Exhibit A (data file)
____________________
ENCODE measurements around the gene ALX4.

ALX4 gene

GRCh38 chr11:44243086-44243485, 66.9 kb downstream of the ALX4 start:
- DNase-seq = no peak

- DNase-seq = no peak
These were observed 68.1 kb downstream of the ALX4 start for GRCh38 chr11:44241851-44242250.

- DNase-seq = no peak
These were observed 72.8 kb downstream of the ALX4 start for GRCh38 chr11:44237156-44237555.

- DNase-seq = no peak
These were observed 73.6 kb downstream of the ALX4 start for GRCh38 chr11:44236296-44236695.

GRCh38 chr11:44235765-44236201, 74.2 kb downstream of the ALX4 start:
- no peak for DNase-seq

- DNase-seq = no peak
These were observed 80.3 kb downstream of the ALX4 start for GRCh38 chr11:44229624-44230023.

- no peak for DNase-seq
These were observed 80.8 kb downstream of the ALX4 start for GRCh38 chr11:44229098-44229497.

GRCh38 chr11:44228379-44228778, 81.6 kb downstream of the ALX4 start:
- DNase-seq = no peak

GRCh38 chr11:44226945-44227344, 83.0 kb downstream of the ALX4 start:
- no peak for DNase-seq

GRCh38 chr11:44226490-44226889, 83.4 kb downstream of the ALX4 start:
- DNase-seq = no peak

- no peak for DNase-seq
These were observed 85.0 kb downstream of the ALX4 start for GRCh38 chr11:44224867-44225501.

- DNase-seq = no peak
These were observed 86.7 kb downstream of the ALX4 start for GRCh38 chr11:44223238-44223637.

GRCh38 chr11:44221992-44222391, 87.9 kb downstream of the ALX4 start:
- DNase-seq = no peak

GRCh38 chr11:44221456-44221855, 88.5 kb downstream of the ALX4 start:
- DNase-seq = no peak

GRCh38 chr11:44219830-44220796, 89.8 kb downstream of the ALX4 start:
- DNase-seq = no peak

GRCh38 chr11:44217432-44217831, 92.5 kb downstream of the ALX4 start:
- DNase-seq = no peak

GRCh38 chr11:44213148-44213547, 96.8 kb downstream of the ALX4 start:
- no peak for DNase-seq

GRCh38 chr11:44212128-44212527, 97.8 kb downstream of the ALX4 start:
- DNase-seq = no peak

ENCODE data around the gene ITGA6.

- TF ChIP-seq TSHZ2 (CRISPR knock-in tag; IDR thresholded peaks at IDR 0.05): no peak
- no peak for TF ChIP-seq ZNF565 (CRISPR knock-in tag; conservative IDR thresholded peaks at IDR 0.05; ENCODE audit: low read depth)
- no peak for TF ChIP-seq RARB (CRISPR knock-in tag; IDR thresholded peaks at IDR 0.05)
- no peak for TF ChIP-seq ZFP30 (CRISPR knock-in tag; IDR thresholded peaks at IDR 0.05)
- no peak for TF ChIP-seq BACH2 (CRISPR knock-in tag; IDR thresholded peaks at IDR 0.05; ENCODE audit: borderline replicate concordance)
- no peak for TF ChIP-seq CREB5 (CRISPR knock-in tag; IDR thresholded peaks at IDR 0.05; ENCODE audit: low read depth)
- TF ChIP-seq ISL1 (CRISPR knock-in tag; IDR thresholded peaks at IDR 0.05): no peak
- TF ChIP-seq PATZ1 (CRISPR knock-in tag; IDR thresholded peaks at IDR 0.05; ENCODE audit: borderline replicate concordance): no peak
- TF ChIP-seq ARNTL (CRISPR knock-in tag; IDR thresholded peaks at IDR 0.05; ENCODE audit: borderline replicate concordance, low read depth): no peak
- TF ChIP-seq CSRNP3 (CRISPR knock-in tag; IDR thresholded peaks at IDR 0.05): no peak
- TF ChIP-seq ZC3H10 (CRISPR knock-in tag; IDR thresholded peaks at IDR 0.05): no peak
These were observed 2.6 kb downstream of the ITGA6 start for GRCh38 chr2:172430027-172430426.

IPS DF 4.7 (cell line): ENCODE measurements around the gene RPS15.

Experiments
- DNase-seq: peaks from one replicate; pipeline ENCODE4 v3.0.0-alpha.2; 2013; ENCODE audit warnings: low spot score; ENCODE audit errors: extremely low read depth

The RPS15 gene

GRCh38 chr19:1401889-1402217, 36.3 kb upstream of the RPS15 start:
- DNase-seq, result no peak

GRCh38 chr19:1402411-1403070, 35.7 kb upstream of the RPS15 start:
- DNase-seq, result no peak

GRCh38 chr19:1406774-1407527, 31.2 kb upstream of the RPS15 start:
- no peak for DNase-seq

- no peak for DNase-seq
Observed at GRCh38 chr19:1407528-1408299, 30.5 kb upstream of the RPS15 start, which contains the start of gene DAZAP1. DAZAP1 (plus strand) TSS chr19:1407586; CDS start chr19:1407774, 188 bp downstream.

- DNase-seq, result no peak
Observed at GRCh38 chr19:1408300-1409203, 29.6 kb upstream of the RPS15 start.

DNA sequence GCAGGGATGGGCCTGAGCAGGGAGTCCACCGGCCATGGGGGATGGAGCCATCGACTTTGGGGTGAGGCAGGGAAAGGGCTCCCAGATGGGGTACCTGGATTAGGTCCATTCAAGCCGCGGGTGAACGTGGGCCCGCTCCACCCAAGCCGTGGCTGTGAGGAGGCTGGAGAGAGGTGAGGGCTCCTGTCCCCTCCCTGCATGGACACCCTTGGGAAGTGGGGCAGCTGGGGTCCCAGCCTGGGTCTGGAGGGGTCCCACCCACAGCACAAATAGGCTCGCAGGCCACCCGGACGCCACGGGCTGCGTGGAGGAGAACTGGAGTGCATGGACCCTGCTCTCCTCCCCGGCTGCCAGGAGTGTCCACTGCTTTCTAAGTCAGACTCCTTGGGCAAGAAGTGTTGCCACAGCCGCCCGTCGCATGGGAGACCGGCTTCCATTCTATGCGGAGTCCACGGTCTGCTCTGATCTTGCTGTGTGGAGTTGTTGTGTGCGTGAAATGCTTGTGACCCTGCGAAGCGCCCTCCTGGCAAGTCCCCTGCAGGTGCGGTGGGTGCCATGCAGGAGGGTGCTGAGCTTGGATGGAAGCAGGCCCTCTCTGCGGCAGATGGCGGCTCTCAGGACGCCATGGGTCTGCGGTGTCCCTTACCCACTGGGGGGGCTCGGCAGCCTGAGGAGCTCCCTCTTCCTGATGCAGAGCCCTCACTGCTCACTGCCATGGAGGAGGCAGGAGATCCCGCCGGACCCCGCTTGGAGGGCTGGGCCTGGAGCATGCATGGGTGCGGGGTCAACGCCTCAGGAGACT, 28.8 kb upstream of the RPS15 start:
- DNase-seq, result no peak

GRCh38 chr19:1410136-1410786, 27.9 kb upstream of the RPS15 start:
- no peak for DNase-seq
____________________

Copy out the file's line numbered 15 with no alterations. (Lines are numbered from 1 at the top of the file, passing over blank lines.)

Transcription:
- no peak for DNase-seq